The last 12 months have been turbulent and workforce planning has been challenging, the world gradually seemed to be returning to normal after the global outbreak of COVID-19 but then Russia invaded Ukraine and the high cost of gas and oil pushed up prices resulting in rocketing inflation, leaving many workers asking for a pay rise, or seeking career opportunities elsewhere to increase their salary. So, if you are planning for 2023, what workforce trends can you expect?
Those with skills that are highly specialised will remain in demand and organisations should maintain investment in career development for all employees as retention will still be key for 2023. Retaining talent has never been more important in the current climate and employees expect more than an LMS to develop their skills. Some solutions to developing skills might be setting up mentorship programmes, providing coaching, creating incredible secondment options or short term gigs allowing your employees to experience and learn in different areas. Developing employee skills (soft, social and technical) are key to keeping your workforce motivated, challenged and ready to adapt to the business future needs.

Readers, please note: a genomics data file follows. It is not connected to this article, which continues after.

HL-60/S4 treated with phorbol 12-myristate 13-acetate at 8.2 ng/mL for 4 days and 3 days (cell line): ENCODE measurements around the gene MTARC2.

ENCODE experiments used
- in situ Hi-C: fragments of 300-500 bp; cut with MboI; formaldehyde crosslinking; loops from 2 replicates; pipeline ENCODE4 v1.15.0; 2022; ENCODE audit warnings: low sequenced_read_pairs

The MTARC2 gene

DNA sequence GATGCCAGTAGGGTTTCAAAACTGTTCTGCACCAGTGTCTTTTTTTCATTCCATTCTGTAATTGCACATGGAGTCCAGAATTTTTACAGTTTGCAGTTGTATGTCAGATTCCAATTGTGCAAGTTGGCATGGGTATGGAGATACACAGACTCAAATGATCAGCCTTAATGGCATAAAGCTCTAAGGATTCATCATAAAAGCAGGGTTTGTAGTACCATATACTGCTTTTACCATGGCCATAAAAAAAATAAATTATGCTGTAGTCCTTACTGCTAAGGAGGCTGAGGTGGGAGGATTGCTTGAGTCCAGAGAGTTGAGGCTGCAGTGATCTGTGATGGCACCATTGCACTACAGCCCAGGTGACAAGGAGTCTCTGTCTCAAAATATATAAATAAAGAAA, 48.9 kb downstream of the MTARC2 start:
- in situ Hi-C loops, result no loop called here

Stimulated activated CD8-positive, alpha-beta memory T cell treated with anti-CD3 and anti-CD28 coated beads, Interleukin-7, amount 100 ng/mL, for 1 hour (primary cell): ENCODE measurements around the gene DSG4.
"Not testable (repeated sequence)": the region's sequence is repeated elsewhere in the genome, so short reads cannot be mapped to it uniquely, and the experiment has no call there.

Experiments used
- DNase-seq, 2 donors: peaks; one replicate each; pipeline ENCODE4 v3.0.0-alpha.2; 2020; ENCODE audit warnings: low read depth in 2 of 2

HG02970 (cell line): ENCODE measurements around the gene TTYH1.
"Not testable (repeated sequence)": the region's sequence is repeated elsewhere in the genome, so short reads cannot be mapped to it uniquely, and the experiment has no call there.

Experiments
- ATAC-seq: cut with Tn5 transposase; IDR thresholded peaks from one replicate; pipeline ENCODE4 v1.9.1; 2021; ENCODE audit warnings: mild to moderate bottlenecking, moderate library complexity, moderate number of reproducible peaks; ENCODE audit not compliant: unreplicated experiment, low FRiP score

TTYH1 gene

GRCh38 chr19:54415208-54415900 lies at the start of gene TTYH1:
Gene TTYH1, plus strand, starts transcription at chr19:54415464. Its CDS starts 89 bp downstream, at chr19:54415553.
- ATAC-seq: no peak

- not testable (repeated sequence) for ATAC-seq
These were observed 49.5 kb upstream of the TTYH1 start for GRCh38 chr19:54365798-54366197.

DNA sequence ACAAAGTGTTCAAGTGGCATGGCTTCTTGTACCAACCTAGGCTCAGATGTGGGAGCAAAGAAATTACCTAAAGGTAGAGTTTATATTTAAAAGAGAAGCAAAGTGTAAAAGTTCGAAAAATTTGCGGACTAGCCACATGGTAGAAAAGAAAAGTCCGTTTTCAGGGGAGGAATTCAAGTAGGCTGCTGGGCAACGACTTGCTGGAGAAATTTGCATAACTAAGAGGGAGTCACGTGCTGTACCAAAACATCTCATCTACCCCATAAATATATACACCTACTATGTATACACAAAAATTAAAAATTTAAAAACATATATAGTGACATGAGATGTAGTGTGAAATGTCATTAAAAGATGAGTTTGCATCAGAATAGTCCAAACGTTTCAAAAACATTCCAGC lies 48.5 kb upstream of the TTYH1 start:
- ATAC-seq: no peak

Organisations that don’t offer flexible and hybrid working will continue to struggle to attract talent but also to retain members of staffs, as a work / life balance remains an important aspect. During the COVID-19 pandemic, many people realised what was important to them, that could be anything – spending more time at home, getting healthy, environmentalism, diet, travelling. Individuals were given the opportunity to reflect on their values and the way they lived their lives and organisations have the opportunity to embrace this reflection and have an inspired and content workforce.
Invest in your people
Companies have been heavily investing in their workforces as they aim to close the skills gap, however, a PWC report highlighted that only 40% of employees said that their company is actually upskilling, in addition to that, companies should also ensure their salary offerings are in line with market rates and award pay rises to retain employees. The 60% of organisations who are not investing in upskilling will find themselves with a skilled workforce that is not in line with future business goals.
Mental health and well being at the workplace
Over recent years, there has been an increase in ‘burnouts’ resulting in employees ‘quietly quitting’. The reason being that employees are becoming overworked as companies attempt to reduce their overhead costs and combat high operational costs, which then increases workload and pressure on employees.
Whilst the workload intensifies, employees may also be struggling with the rising costs of living, which in turn escalates the likelihood of stress and burnouts. How can organisations overcome this? By putting a framework in place that recognises the signs of stress and burnouts, and also offering support with an employee assistance programme.
The above is just a small example of issues you may wish to consider in your 2023 workforce planning. On November 16th at 11:00-12:00 CET Career Star Group is hosting a webinar with a panel of HR experts who will be discussing the challenges the economic crisis brings in 2023 and the strategies that have put in place to mitigate risk. Sign up Here.